Cumberland Times-News

Columns

June 21, 2014

Outsourced

State funds study to see if schools are underfunded

— The Maryland Board of Public Works recently voted to pay a Colorado company $1 million to study whether our state’s public schools receive adequate funding.

This is ironic by most people’s standards in at least two respects:

1. $1 million of Maryland taxpayers’ money is going to a project aimed at figuring out whether our schools get enough taxpayers’ money. 2. The job isn’t even going to a Maryland company; it’s being outsourced.

Comptroller Peter Franchot, who frequently speaks up when he sees our money being used unwisely, opposed the board’s decision.

He said, “I have visited over 200 schools … I can tell you right now we have a lot of unmet needs in our public schools. I can think of several better things to do with a million dollars than hand it over to an out-of-state consulting firm.”

Franchot said he didn’t oppose the study, but wanted to know why it wasn’t kept in-state. He asked a representative of the state Department of Education and was told the staff didn’t have the “technical skills” to analyze its results.

The study is necessary, seeing that most public school systems — if not all of them — agree they are underfunded. This is especially true in Allegany and Garrett counties, where state funding for education has plummeted in recent years.

Our Allegany County commissioners and board of education have argued for decades as to whether the schools are getting too little money, or if they’re getting enough but spending too much. It’s a feud we expect to continue.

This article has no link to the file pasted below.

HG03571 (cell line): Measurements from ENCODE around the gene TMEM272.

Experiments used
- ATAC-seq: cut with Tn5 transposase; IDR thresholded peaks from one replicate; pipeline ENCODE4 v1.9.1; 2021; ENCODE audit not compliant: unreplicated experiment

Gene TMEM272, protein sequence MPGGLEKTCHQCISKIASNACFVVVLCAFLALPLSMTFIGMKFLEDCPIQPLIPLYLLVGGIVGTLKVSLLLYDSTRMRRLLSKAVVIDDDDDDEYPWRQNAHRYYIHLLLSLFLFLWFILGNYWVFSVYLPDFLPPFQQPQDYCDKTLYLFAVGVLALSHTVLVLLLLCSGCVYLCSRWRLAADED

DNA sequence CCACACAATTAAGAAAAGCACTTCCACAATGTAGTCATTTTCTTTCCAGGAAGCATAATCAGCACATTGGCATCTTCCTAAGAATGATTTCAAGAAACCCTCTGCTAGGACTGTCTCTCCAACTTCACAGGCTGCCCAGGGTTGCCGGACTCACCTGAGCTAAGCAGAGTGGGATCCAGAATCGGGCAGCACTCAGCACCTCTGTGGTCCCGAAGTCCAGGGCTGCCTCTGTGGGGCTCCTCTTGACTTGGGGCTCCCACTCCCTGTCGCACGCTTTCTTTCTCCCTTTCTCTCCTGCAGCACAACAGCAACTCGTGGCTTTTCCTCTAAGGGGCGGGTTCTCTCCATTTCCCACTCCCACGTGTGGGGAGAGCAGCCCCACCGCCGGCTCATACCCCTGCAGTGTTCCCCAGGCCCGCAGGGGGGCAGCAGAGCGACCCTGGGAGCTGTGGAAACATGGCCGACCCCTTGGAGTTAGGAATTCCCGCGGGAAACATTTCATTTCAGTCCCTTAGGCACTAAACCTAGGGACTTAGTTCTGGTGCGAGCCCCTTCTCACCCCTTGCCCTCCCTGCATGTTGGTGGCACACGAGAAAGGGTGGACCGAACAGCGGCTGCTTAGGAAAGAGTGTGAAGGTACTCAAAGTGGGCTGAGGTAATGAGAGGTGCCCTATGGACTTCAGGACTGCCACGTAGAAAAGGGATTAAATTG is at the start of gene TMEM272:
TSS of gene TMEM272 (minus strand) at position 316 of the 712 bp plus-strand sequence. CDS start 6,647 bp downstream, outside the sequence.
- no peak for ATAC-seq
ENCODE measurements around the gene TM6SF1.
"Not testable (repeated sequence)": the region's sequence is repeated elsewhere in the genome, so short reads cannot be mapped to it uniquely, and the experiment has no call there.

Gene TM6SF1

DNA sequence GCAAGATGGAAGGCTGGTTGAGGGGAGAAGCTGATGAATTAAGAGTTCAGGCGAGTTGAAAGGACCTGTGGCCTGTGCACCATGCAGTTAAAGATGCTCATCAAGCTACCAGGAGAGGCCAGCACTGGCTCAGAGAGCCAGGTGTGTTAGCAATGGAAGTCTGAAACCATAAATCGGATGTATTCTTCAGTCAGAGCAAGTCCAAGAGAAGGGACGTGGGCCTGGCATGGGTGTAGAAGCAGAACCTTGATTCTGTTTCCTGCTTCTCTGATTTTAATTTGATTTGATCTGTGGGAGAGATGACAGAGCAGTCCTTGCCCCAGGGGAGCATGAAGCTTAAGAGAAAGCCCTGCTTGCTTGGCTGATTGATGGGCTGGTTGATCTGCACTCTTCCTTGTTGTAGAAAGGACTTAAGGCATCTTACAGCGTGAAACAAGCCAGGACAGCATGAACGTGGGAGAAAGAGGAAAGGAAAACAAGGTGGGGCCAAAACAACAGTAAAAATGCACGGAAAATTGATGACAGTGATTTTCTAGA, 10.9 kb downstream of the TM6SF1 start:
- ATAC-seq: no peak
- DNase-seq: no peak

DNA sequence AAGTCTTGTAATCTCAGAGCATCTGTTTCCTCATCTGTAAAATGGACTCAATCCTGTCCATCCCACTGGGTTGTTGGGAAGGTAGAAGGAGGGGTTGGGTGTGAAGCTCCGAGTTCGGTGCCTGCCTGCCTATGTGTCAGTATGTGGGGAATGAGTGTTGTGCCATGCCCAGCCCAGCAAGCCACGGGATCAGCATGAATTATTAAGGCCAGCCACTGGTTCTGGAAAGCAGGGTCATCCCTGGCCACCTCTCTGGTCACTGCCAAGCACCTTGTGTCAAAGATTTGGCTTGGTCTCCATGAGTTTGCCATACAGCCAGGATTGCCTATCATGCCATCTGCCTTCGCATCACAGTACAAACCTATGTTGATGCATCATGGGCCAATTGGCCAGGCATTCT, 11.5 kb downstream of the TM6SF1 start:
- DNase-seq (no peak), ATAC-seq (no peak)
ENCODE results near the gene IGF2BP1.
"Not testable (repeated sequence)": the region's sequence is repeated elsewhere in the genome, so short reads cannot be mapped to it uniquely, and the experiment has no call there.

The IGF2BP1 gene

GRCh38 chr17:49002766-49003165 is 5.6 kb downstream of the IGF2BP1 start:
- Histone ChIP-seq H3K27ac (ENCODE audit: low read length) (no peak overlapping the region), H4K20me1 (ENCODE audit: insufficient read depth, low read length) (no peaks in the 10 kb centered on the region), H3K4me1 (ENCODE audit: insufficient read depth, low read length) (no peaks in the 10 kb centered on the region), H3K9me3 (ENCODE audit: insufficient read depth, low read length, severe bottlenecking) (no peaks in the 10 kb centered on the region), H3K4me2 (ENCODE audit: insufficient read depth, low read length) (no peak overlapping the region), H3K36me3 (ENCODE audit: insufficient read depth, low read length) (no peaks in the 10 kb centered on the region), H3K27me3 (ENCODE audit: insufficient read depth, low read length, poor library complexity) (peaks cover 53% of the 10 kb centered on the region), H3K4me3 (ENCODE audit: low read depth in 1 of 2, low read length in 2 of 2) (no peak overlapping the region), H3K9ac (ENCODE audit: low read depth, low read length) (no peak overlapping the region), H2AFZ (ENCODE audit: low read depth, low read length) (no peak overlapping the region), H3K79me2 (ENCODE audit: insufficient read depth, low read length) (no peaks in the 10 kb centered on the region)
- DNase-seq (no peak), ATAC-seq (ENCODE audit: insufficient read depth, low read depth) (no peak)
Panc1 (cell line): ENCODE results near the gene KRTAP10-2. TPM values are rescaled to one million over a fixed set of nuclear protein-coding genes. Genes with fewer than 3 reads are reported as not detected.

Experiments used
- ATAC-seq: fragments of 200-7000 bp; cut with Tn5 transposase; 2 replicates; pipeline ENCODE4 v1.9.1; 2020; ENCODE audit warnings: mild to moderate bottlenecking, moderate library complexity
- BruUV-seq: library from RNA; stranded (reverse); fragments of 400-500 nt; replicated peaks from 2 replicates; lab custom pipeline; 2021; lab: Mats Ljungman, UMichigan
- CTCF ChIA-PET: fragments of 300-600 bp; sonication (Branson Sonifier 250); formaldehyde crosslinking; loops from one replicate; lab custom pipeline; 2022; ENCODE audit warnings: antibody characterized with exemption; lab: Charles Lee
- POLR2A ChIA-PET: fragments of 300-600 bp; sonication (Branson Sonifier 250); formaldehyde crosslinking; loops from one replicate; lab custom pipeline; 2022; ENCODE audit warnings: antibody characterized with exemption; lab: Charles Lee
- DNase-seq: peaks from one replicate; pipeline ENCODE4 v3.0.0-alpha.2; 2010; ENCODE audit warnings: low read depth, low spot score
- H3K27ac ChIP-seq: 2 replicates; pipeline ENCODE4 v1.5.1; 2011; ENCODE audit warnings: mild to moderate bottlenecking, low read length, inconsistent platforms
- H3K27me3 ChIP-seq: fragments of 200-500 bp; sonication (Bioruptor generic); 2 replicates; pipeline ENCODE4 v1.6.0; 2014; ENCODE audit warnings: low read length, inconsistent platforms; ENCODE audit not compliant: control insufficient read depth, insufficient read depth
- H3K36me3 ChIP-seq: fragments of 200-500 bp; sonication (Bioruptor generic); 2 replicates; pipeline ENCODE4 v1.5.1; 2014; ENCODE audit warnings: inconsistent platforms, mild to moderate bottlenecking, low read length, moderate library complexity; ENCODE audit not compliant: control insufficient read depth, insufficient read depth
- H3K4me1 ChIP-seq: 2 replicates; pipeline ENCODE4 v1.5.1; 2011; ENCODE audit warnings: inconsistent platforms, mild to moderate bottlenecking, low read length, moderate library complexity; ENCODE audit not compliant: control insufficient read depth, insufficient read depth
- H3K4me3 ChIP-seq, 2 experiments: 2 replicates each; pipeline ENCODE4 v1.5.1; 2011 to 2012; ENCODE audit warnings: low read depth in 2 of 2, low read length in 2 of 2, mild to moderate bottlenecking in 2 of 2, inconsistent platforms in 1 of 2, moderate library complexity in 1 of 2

We hope the people who conduct the school funding study will concentrate on the people who will give them the most useful information: not the school board members or their administrative personnel, not the teachers’ unions or even the principals, but the teachers themselves.

The teachers are the ones in the trenches. They are in direct contact every day with our young people, who are the only reason we have schools in the first place. It’s not unheard of — and in some places may happen frequently —  for teachers to buy classroom supplies out of their own pockets because they have no other choice.

Teachers are likely to have the best idea of where money is needed and where money is being wasted. Ask them the right questions, and they’ll give good answers.

 

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